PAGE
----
The helicopter was fitted with shoulder harnesses in the front and lap belts in the rear. At the time of the visit to the accident site, the pilot's harness had been unbuckled, and the harness of the front passenger had been cut by the rescuers. The investigators noted that the lap belt of the female rear passenger was still fastened fully extended. It was not possible to determine why it was in this position. Nevertheless, the autopsy report states that this passenger died as the result of severe abdominal injuries. It is possible that these fatal injuries were caused by an incorrectly fitted lap belt at the time of impact. The TSB laboratory report also confirms there were no anomalies in the lap belts. The left front passenger died as the result of multiple injuries to the head and trunk. The pilot's injuries were less serious, probably because he was wearing a helmet, which protected him during the impact.
The site chosen for the landing presented challenges for an inexperienced pilot. The location was a large rock, with terrain ascending from the river, and there were mountains on either side of the river. In addition, this was the first time that the pilot had been there. The approach was over the Nipissis River, flanked by tall trees on either side, and a mountain covered with mature trees, a camp, the camp employees and the 3 passengers of the helicopter that had touched down a few minutes before were in front of the aircraft. The chief pilot had taken a position on the rock in front of the aircraft, as agreed. Figure 3 shows a photograph taken a few seconds before the accident, during the final approach.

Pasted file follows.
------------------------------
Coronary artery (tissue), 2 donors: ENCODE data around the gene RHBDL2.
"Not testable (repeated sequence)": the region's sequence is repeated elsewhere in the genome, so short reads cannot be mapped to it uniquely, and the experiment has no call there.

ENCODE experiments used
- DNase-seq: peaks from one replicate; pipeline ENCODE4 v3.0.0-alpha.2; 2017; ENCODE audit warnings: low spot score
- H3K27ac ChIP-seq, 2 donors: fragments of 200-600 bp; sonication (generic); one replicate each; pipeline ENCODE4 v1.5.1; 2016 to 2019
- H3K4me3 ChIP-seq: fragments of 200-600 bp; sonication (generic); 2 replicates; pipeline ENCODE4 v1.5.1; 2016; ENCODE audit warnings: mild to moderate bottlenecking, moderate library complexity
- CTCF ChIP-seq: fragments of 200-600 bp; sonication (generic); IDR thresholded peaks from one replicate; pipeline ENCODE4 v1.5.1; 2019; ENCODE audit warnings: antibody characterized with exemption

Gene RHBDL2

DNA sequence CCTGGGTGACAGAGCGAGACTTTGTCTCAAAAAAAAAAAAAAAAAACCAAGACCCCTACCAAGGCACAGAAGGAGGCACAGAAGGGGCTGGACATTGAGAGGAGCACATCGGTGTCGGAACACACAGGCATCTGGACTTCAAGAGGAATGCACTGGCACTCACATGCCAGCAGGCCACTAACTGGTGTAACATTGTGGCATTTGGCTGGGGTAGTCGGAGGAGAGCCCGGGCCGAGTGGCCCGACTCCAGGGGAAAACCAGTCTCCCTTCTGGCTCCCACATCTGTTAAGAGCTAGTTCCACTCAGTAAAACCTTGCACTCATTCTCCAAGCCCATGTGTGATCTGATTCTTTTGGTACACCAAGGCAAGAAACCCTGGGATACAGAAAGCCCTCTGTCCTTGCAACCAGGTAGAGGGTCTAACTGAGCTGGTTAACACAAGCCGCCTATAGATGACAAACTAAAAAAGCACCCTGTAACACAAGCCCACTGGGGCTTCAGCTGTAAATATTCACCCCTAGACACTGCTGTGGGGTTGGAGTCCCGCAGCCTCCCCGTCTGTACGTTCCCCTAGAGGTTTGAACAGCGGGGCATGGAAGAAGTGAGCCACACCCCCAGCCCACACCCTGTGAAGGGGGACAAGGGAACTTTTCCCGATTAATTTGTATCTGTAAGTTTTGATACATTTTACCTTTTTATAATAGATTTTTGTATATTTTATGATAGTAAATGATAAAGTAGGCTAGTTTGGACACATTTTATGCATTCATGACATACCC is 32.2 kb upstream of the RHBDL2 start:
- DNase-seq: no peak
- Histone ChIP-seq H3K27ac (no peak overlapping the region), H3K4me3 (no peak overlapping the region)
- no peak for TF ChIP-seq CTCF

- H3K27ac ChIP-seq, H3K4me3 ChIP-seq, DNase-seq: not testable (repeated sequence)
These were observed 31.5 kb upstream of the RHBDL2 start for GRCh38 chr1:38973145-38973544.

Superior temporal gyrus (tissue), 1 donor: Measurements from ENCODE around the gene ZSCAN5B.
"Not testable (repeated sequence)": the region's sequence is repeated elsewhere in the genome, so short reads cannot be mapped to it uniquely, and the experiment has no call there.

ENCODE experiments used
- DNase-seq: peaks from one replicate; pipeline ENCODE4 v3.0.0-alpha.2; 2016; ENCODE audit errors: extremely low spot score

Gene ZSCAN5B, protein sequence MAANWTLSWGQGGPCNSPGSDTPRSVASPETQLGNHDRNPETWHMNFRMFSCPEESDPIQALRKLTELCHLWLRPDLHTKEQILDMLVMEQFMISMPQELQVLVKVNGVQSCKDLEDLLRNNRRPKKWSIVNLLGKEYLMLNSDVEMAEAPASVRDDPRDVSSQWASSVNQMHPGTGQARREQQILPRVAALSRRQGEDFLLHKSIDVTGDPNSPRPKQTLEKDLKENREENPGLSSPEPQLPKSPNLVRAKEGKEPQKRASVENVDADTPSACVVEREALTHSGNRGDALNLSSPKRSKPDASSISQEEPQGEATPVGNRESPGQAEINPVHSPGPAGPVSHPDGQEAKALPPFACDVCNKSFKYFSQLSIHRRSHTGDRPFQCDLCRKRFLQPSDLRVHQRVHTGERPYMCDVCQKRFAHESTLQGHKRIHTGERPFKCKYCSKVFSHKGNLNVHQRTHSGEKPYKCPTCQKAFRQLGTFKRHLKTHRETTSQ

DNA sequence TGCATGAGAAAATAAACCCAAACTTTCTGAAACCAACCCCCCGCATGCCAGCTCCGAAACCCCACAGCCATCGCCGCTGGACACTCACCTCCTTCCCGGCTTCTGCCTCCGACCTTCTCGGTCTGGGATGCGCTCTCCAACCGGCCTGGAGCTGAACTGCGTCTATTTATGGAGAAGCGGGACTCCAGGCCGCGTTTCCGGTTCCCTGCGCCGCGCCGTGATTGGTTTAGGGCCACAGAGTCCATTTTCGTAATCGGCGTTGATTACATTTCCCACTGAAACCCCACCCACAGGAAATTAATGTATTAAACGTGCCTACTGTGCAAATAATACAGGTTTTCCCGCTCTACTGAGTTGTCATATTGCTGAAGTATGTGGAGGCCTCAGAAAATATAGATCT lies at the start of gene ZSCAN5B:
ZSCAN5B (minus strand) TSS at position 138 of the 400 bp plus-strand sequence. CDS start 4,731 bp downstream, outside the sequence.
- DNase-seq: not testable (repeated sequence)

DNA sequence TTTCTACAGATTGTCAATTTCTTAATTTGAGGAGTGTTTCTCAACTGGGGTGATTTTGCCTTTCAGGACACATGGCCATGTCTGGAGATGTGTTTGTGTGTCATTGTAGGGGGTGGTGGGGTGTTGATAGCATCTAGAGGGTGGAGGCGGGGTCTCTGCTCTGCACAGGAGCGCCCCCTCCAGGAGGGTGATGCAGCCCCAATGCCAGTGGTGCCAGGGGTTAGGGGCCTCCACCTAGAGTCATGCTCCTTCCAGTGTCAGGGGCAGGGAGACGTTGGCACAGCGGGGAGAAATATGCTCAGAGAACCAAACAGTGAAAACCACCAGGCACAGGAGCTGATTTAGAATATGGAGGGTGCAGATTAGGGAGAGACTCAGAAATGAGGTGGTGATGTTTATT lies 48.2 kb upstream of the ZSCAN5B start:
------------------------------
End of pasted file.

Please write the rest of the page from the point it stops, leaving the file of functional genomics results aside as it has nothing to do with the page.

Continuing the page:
Records show that the pilot held the necessary licences and qualifications for the flight, in accordance with existing regulations. The pilot held a valid commercial pilot licence – helicopter, endorsed for the BH06 helicopter.Footnote 6 At the time of the occurrence, the pilot held a Category 1 civil aviation medical certificate with no restrictions, valid until 01 April 2016.
In June 2011, the pilot completed a 3-year theoretical and practical aeronautical training course at the Centre québécois de formation aéronautique (CQFA) in St-Honoré, Quebec. During the second year of training, the pilot obtained a private pilot licence – aeroplane, on a single-engine aeroplane, accumulating 78 flight hours. During his third year, he chose helicopter flight. He received theoretical and practical training on the Bell 206B, recording 135 flight hours on type.
The pilot started work with Héli-Nord in May 2015. He received ground training, which included a component on awareness of vortex ring state and loss of tail rotor effectiveness (LTE).Footnote 7 LTE is discussed later in this report. The pilot had received 4.1 hours of flight training. He also successfully completed a company-administered pilot proficiency check for the Bell 206B on 05 July 2015. At the time of the accident, the pilot had accumulated 263 hours of flight time, broken down as follows:
The pilot had a second job, unrelated to the aeronautical field. On the day before the accident, he left work at 2200, and had not worked the previous day.
Bell 206B characteristics
The first version of the Bell 206B entered the industry as the Bell 206B Jet Ranger II. The aircraft was equipped with an Allison 250-C20 engine that produced 400 SHP,Footnote 8 and a 62-inch tail rotor, like that of C-GYBK.
In 1977, the Bell 206B Jet Ranger III model came onto the market. It had a more powerful Allison 250-C20B engine that produced 420 SHP, but the size of the tail rotor was still 62 inches. Later, the manufacturer produced the Bell 206B3 Jet Ranger III, fitted with an Allison 250‑C20J engine, which had a 65-inch tail rotor for greater effectiveness.